I Don’t Know… yet

I don't knowLast week, in Creating the Future’s Facebook group for consultants to community benefit orgs, an article from Forbes titled Are You Dealing With A Real Expert Or A Fake? 7 Ways To Tell led to an interesting discussion.

The list included this at #2: Real experts have no trouble saying: “I don’t know.”

That led to an interesting discussion – a discovery for many in the group, that we wanted to share here:

Kerri Karvetski: I have found saying “I don’t know” SOOOO liberating.

Joyce Lee-Ibarra: We had a pediatrician for our kids a while back who, when she posed a question to which they responded “I don’t know,” suggested that what they really meant was, “I don’t know…yet.” As she explained it, “I don’t know” tends to shut the brain down, it has a finality to it. But “I don’t know…yet” gives the brain room to continue working on the problem, to mull it over on the back burner.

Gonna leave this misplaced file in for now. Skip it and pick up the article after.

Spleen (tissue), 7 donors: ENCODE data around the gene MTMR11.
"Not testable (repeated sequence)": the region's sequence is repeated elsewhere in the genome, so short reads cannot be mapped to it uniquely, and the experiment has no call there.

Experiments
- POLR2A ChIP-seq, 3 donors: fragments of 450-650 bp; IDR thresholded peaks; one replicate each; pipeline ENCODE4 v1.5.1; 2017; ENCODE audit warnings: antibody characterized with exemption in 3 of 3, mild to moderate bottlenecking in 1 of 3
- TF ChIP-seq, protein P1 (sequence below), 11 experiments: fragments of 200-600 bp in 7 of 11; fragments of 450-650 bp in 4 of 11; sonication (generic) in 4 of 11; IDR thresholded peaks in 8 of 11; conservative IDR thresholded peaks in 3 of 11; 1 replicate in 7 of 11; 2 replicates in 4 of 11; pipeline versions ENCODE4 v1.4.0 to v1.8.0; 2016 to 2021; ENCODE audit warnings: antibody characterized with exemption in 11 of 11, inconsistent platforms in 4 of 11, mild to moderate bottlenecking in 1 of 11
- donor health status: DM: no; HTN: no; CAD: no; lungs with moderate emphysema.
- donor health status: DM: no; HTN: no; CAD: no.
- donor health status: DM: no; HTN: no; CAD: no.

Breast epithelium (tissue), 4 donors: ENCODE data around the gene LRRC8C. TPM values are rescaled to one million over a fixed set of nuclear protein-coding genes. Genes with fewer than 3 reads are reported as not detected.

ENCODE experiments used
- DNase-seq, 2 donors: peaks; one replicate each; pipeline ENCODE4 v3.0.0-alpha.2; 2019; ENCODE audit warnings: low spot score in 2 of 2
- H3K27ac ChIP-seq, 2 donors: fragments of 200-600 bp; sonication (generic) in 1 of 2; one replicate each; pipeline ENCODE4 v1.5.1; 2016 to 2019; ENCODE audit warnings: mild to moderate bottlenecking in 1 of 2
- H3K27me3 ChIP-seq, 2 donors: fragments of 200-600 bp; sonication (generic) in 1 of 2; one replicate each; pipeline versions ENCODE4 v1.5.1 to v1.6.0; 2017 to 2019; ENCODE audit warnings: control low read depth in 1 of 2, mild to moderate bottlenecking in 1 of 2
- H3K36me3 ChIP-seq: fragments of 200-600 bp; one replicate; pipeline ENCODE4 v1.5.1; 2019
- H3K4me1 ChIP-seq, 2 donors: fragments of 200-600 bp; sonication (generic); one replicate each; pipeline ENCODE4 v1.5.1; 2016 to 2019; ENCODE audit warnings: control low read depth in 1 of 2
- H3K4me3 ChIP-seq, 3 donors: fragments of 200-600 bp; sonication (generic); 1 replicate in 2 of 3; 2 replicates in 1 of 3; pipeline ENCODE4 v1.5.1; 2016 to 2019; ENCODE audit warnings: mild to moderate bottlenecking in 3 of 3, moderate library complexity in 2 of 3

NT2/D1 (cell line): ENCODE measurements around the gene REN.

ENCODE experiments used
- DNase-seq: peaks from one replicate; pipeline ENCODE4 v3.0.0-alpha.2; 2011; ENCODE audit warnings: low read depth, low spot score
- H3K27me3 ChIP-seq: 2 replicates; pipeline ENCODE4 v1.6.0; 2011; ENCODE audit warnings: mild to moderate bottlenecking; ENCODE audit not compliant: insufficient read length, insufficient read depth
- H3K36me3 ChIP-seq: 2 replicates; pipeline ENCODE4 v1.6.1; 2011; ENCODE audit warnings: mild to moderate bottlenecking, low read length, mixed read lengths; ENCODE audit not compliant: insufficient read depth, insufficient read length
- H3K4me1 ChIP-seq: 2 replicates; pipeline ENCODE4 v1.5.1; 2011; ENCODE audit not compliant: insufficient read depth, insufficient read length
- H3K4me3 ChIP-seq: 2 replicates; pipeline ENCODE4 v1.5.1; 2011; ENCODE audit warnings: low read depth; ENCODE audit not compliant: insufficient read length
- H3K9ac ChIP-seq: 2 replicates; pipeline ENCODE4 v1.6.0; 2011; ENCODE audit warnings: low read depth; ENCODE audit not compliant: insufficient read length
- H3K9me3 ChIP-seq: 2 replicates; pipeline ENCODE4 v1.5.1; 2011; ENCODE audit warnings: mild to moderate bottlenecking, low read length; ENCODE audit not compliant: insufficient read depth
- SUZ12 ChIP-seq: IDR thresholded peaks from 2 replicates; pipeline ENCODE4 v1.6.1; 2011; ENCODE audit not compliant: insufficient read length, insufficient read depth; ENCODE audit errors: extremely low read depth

I love the spirit of the list, and recognize the importance of being willing to admit when you don’t have all the answers. I love the example <in a prior comment> of turning an “I don’t know” situation into a “I don’t know myself, but I can help you turn that around so that you realize you can find the answers.” It’s like problem-solving ju jitsu!

Regina Rodríguez: I think beyond any expertise in any given field, the “I don’t know, yet” practice and eventual mentality is one of the cornerstones of customer service at the large corporation where I had my first experience in professional development.  The “I don’t know” gives a much more final answer, as Joyce says, but doesn’t provide a solution, and my job was to always find a solution. I’ve carried that over to every job I’ve held since and is now an unspoken rule of life (and thank goodness for Google search on these wonderful smart phones!).

So… what has been your experience with saying either “I don’t know” or “I don’t know YET”?  And if you haven’t tried it, what might those 3 or 4 words make possible for both you and your clients?

If you’re interested in joining the FB group for consultants to community benefit orgs, we have only one criteria – that you are actively consulting or actively working to become a consultant (actively seeking clients) with a specific focus on community benefit orgs. Click here and tell us about your consulting work (or link to your web page) and we’ll link you up!

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